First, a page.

Behind every student’s Vietnam experience is a research topic that drove the discussions during the daily meetings. Subjects vary widely, ranging from Vietnam’s balancing of relations with China and the U.S., the country’s role in international arbitration under the U.N. Convention of the Law of the Sea, labor and environmental reforms as a result of TPP, and impacts of deforestation, urban planning, and air pollution on Vietnam’s environment. However, after several rounds of meetings, we quickly realized the critical ties between all our areas of research, and the important implications of each set of Vietnamese policies on the success and failure of others. 

Four SAISers explore a traditional Bahnar communal house
at Vietnam Museum of Ethnography
Students not only utilized the meetings to delve deeper into Vietnam’s political climate, but also found inspiration for new areas of research. During a morning discussion on illegal wildlife trafficking with the Wildlife Conservation Society, current M.A. second year Ashley Patton was struck by how Vietnam’s Doi Moi economic reforms of the 1980s influenced respect for both the environment and human rights in the country. She now looks forward to further evaluating the historical and current costs of Vietnamese economic development.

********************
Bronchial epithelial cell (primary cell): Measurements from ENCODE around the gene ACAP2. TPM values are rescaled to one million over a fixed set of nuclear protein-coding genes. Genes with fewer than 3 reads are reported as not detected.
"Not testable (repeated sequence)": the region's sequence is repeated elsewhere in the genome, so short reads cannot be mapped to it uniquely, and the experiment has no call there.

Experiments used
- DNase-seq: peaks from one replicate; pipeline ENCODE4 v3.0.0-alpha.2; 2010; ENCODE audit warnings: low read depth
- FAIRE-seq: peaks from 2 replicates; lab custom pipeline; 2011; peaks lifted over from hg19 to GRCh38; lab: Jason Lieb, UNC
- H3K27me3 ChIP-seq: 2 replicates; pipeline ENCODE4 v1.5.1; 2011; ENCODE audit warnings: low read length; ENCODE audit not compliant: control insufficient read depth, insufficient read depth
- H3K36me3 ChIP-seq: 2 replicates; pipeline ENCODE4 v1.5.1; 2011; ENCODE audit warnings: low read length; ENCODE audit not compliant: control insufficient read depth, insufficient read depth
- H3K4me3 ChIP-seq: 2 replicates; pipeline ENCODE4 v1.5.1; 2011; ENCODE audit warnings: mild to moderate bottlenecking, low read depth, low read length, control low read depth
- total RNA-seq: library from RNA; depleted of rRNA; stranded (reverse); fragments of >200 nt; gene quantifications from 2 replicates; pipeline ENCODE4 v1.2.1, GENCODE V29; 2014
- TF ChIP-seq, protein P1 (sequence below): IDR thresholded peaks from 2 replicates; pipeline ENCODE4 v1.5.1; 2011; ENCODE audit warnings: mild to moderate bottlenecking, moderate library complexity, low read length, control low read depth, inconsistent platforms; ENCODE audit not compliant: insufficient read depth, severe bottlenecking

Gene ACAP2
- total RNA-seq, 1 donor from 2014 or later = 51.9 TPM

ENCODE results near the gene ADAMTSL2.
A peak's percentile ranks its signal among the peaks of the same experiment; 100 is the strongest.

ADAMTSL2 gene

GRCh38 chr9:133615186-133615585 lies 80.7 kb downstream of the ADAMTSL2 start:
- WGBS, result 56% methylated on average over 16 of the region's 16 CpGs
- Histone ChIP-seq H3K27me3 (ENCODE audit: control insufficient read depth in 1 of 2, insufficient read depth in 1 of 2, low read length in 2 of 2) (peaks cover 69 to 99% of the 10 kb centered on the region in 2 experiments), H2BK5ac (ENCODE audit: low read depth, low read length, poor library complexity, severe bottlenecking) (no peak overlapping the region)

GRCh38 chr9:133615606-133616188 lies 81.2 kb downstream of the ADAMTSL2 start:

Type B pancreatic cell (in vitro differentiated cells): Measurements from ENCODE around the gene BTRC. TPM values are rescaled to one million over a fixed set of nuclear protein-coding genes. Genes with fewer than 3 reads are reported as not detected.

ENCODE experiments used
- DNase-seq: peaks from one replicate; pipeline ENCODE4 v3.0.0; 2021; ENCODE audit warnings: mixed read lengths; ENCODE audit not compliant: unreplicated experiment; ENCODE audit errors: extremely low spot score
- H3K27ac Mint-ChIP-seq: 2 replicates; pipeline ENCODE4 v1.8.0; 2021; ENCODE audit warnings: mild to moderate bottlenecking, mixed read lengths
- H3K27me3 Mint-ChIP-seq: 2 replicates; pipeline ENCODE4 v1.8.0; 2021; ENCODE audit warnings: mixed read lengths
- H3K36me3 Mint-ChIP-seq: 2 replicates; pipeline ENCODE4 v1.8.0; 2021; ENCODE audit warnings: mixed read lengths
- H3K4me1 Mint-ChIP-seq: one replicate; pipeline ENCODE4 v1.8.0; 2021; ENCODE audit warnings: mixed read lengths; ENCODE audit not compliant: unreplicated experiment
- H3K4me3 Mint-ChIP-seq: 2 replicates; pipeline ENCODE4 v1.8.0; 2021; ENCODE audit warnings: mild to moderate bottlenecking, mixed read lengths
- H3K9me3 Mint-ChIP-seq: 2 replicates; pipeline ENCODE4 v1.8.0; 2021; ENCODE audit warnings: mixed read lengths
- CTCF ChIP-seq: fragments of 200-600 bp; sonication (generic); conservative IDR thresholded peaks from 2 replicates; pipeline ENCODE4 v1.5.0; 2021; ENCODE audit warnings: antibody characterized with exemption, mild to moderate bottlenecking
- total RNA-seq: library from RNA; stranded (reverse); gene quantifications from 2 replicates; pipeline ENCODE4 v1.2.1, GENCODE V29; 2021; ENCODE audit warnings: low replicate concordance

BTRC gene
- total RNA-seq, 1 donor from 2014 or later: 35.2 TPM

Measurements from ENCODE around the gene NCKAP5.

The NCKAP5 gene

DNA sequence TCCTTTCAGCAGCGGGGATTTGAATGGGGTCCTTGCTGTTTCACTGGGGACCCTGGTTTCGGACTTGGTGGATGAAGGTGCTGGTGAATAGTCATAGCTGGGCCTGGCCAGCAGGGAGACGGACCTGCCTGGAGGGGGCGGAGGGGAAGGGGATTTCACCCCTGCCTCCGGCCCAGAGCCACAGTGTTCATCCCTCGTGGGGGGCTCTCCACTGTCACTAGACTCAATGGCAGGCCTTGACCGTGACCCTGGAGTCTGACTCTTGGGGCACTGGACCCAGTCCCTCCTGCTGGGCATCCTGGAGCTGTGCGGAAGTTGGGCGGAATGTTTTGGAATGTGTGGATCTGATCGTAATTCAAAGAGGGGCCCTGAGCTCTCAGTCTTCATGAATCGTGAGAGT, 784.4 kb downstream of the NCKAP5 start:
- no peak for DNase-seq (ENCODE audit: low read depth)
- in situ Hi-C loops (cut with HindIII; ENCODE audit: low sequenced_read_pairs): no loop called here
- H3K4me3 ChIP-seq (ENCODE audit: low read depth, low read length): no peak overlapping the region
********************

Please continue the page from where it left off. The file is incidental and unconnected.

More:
As proficient travelers, SAIS students know well how to maximize their time in a city, and Vietnam was no exception. The group was extremely proactive in filling all extra hours with city tours, museum visits, and culinary adventures. Highlights included a visit to the Hanoi Hilton, where Vietnamese and Americans alike were imprisoned in the past, and a tour of Hanoi’s famed street food scene. While the group enjoyed many a banh mi and pho for dinner, Trang Dang, a first year M.A. student from Vietnam, helped the group find authentic Vietnamese cuisine throughout Hanoi. Students also enjoyed Hanoi’s leisure activities, including Vietnamese massages at local spas, weekend night markets, and literal street-side bars.